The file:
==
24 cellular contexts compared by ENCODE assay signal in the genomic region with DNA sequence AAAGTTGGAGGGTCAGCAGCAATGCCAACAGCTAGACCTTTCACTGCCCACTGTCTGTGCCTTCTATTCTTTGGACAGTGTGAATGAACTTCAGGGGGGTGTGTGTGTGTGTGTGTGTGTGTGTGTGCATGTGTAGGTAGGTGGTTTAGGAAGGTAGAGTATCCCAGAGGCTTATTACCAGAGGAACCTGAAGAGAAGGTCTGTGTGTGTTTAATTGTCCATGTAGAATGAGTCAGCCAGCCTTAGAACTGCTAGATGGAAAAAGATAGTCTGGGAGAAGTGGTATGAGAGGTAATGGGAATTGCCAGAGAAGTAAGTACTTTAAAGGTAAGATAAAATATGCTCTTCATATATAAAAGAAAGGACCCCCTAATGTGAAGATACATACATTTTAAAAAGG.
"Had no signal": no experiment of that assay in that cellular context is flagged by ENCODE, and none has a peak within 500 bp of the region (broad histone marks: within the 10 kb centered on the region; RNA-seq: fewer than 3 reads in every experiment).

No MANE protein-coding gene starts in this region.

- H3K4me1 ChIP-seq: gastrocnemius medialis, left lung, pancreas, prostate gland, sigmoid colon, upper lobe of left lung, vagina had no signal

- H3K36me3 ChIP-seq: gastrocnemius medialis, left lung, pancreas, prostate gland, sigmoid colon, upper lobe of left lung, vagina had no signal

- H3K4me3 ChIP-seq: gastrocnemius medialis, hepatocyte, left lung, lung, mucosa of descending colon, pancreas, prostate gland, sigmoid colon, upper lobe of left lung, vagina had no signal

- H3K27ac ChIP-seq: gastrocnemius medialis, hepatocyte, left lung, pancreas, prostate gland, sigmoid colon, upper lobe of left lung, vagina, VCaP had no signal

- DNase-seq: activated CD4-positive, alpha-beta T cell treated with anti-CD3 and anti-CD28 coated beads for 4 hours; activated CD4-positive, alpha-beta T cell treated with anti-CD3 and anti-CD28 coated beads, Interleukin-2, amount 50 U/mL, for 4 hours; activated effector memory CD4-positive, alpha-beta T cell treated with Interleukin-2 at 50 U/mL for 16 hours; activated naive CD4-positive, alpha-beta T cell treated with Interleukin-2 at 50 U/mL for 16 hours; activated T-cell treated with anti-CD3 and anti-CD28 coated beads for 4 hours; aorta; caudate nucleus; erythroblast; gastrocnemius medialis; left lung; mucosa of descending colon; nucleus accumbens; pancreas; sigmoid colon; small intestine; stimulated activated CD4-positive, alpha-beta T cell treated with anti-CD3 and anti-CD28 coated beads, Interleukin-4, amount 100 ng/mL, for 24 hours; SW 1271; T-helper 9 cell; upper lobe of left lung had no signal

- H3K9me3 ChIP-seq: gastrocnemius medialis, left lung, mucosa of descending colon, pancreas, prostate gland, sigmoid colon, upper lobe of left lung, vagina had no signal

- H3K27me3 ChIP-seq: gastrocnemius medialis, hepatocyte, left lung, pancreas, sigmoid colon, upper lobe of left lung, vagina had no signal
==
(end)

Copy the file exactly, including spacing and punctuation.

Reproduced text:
24 cellular contexts compared by ENCODE assay signal in the genomic region with DNA sequence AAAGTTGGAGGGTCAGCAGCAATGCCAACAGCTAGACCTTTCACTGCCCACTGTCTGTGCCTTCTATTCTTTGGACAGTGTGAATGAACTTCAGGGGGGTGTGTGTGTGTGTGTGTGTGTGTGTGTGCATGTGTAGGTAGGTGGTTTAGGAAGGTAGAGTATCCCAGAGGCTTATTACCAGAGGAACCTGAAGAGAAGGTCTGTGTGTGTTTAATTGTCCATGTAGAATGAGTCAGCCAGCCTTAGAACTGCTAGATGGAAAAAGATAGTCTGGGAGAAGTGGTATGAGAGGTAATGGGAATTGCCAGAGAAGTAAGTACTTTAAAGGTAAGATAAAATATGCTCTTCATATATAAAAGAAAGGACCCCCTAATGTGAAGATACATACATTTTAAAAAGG.
"Had no signal": no experiment of that assay in that cellular context is flagged by ENCODE, and none has a peak within 500 bp of the region (broad histone marks: within the 10 kb centered on the region; RNA-seq: fewer than 3 reads in every experiment).

No MANE protein-coding gene starts in this region.

- H3K4me1 ChIP-seq: gastrocnemius medialis, left lung, pancreas, prostate gland, sigmoid colon, upper lobe of left lung, vagina had no signal

- H3K36me3 ChIP-seq: gastrocnemius medialis, left lung, pancreas, prostate gland, sigmoid colon, upper lobe of left lung, vagina had no signal

- H3K4me3 ChIP-seq: gastrocnemius medialis, hepatocyte, left lung, lung, mucosa of descending colon, pancreas, prostate gland, sigmoid colon, upper lobe of left lung, vagina had no signal

- H3K27ac ChIP-seq: gastrocnemius medialis, hepatocyte, left lung, pancreas, prostate gland, sigmoid colon, upper lobe of left lung, vagina, VCaP had no signal

- DNase-seq: activated CD4-positive, alpha-beta T cell treated with anti-CD3 and anti-CD28 coated beads for 4 hours; activated CD4-positive, alpha-beta T cell treated with anti-CD3 and anti-CD28 coated beads, Interleukin-2, amount 50 U/mL, for 4 hours; activated effector memory CD4-positive, alpha-beta T cell treated with Interleukin-2 at 50 U/mL for 16 hours; activated naive CD4-positive, alpha-beta T cell treated with Interleukin-2 at 50 U/mL for 16 hours; activated T-cell treated with anti-CD3 and anti-CD28 coated beads for 4 hours; aorta; caudate nucleus; erythroblast; gastrocnemius medialis; left lung; mucosa of descending colon; nucleus accumbens; pancreas; sigmoid colon; small intestine; stimulated activated CD4-positive, alpha-beta T cell treated with anti-CD3 and anti-CD28 coated beads, Interleukin-4, amount 100 ng/mL, for 24 hours; SW 1271; T-helper 9 cell; upper lobe of left lung had no signal

- H3K9me3 ChIP-seq: gastrocnemius medialis, left lung, mucosa of descending colon, pancreas, prostate gland, sigmoid colon, upper lobe of left lung, vagina had no signal

- H3K27me3 ChIP-seq: gastrocnemius medialis, hepatocyte, left lung, pancreas, sigmoid colon, upper lobe of left lung, vagina had no signal